Baseball can be a curious sport, particularly to those outside US and Canadian shores, but in its native habitat and certainly in diverse countries such as Venezuela, Japan and South Korea, the sport is steeped in fervent history. Hall of fame stars of North America’s Major League Baseball (MLB) such as ‘Babe’ Ruth and Joe Dimaggio are world-famous names whether you follow the game or not.
This makes it big business for merchandising, especially in a sporting goods market where amateur and professional teams, kids and veterans alike demand the latest apparel. In turn, these customers most likely pass through leading US sports retailer Dick’s Sporting Goods, operating out of 558 stores across 48 states. With a strong eCommerce presence also, DSG wanted to launch a “shop-able and shareable look-book” online to showcase new baseball products for the 2014 season. Take to the field Viget, a 65-person digital team based in Falls Church, Virginia specialising in software development, website design and building unique digital experiences.
“Many of us at Viget are sports fans, so to work with a client like Dick’s Sporting Goods is a real honour and enables us to do some fun work,” beams strategy director Paul Calderbank. Initially brought on board to provide creative strategy with additional agencies on video production and build, Viget’s strategy pitch impressed enough to yield them greater control. However San Francisco’s Alchemy Creative did partner to shoot the video and handle post-production, striking a working relationship that has continued since: “Knowing that the audience was predominantly male high-school-aged athletes, our approach was to create a video-based experience that would focus on the intensity of the moments leading up to each crucial play and capture the drama surrounding each position on the field.”
So we start at the top of the first innings, looking back at how this classic baseball matchup made it out of the bullpen and into all of our browsers. From the beginning, back in July last year, the project would be about reaching baseball fans. A major concern for Dick’s Sporting Goods as a brand is always providing authentic, focused content to the widest audience. This would make responsiveness paramount, appealing effectively to users across a broad range of devices, from a 3.5-inch phone screen to a 42-inch in-store touchscreen display. As interactive video became a desired route for conveying sporting drama, the challenge for delivering a robust and consistent experience on a variety of platforms required clear thinking.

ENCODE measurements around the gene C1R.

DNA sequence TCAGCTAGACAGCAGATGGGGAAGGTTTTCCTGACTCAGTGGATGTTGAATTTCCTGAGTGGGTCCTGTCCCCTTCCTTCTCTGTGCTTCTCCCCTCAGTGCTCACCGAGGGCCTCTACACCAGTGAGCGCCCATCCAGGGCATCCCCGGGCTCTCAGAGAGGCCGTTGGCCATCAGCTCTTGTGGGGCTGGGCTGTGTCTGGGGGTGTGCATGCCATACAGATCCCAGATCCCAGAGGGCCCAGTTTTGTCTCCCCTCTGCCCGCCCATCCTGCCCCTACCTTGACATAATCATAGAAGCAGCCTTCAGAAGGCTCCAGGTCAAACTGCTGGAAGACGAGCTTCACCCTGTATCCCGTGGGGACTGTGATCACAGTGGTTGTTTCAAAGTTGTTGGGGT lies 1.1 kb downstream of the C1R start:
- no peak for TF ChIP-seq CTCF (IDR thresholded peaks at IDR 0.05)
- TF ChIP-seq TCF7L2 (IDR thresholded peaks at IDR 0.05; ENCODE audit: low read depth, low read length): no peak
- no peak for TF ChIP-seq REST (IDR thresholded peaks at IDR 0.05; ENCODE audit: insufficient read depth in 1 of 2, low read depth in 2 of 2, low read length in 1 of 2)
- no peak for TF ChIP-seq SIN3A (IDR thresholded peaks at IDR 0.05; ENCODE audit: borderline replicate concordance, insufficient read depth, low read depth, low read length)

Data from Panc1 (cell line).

“A project like this has a lot of moving parts,” explains art director Owen Shifflett. “The mix of video, UI and sound design can look great on paper but can be hard to visualise until you see all the pieces working together. The key for us was keeping things simple at first, breaking down the experience into components that work well for a position-based game like baseball, and adding design complexity iteratively from there.”
The idea for the site was then evolved from a general desire to build more ‘story’ and attitude into what the eCommerce experience. It would become about telling a ‘product story’ where a balance could be struck between elevating Dick’s Sporting Goods as a digital brand and celebrating the visceral aspects of baseball. The content would then succeed in placing the featured products within a natural, compelling environment.
“Conception of a site like this requires a blend of digital UX and traditional film storyboarding to get the experience right,” Shifflett continues. “We actually started with detailed storyboards first, mapping out the scenes and how they would interplay with each other and assumed that any site UI that we added would be subordinate to the film experience. This approach forced us to concept simple interactions that support and augment the video, instead of driving it.”
Of course this implied an organic transition from attention-grabbing video to directing customers to the correct product. In initial brainstorming phases the concept of showing ‘gear in motion’ was most prominent, adding an inspirational dimension to selling. “Sure, you can look at a product catalogue and see pictures, or even go into a store to try a product on,” begins editor (producer) Zach Robbins. “But to actually see a product in context of its use crystallises the product story in both a functional and emotional way. That’s why we landed on using fullscreen video as the driving content for the site. From there it was a matter of balancing the visual story between brand and product – motivation and conversion. We borrowed from the larger baseball campaign’s focus on the silent but intense moments before a pitch, then the explosion on the field when the bat goes ‘ping’!”